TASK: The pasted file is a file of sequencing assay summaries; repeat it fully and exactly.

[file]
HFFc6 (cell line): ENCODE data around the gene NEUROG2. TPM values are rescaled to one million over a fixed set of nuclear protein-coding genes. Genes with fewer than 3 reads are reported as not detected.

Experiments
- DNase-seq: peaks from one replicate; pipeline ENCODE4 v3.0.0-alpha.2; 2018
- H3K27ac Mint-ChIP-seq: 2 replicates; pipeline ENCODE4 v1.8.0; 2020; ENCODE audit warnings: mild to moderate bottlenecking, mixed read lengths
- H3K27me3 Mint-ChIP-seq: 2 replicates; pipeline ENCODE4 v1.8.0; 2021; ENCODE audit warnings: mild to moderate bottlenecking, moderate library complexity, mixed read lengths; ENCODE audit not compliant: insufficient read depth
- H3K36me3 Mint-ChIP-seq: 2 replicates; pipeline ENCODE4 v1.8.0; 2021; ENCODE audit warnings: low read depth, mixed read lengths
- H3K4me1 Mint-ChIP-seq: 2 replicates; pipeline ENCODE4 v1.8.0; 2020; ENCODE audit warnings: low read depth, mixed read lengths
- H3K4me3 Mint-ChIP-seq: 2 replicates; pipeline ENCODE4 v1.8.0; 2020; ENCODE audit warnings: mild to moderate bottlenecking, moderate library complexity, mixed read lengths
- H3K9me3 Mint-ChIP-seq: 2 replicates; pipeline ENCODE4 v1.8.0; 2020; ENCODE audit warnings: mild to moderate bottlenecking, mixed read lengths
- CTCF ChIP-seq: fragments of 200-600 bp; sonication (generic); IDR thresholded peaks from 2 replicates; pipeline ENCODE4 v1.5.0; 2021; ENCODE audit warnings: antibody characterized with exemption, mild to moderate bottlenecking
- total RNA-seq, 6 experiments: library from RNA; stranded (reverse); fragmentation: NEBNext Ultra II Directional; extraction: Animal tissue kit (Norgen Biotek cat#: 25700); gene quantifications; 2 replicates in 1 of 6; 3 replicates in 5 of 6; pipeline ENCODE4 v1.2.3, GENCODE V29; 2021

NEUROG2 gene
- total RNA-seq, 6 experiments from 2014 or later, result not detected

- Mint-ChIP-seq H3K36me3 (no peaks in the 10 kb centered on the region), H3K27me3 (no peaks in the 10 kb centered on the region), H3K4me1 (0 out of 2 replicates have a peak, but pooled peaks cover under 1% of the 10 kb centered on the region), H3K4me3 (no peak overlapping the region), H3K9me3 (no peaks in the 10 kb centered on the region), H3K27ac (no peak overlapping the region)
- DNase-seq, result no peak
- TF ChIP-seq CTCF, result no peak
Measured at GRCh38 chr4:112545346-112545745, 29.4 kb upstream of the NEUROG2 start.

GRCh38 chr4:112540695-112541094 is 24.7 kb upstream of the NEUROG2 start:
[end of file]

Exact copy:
HFFc6 (cell line): ENCODE data around the gene NEUROG2. TPM values are rescaled to one million over a fixed set of nuclear protein-coding genes. Genes with fewer than 3 reads are reported as not detected.

Experiments
- DNase-seq: peaks from one replicate; pipeline ENCODE4 v3.0.0-alpha.2; 2018
- H3K27ac Mint-ChIP-seq: 2 replicates; pipeline ENCODE4 v1.8.0; 2020; ENCODE audit warnings: mild to moderate bottlenecking, mixed read lengths
- H3K27me3 Mint-ChIP-seq: 2 replicates; pipeline ENCODE4 v1.8.0; 2021; ENCODE audit warnings: mild to moderate bottlenecking, moderate library complexity, mixed read lengths; ENCODE audit not compliant: insufficient read depth
- H3K36me3 Mint-ChIP-seq: 2 replicates; pipeline ENCODE4 v1.8.0; 2021; ENCODE audit warnings: low read depth, mixed read lengths
- H3K4me1 Mint-ChIP-seq: 2 replicates; pipeline ENCODE4 v1.8.0; 2020; ENCODE audit warnings: low read depth, mixed read lengths
- H3K4me3 Mint-ChIP-seq: 2 replicates; pipeline ENCODE4 v1.8.0; 2020; ENCODE audit warnings: mild to moderate bottlenecking, moderate library complexity, mixed read lengths
- H3K9me3 Mint-ChIP-seq: 2 replicates; pipeline ENCODE4 v1.8.0; 2020; ENCODE audit warnings: mild to moderate bottlenecking, mixed read lengths
- CTCF ChIP-seq: fragments of 200-600 bp; sonication (generic); IDR thresholded peaks from 2 replicates; pipeline ENCODE4 v1.5.0; 2021; ENCODE audit warnings: antibody characterized with exemption, mild to moderate bottlenecking
- total RNA-seq, 6 experiments: library from RNA; stranded (reverse); fragmentation: NEBNext Ultra II Directional; extraction: Animal tissue kit (Norgen Biotek cat#: 25700); gene quantifications; 2 replicates in 1 of 6; 3 replicates in 5 of 6; pipeline ENCODE4 v1.2.3, GENCODE V29; 2021

NEUROG2 gene
- total RNA-seq, 6 experiments from 2014 or later, result not detected

- Mint-ChIP-seq H3K36me3 (no peaks in the 10 kb centered on the region), H3K27me3 (no peaks in the 10 kb centered on the region), H3K4me1 (0 out of 2 replicates have a peak, but pooled peaks cover under 1% of the 10 kb centered on the region), H3K4me3 (no peak overlapping the region), H3K9me3 (no peaks in the 10 kb centered on the region), H3K27ac (no peak overlapping the region)
- DNase-seq, result no peak
- TF ChIP-seq CTCF, result no peak
Measured at GRCh38 chr4:112545346-112545745, 29.4 kb upstream of the NEUROG2 start.

GRCh38 chr4:112540695-112541094 is 24.7 kb upstream of the NEUROG2 start: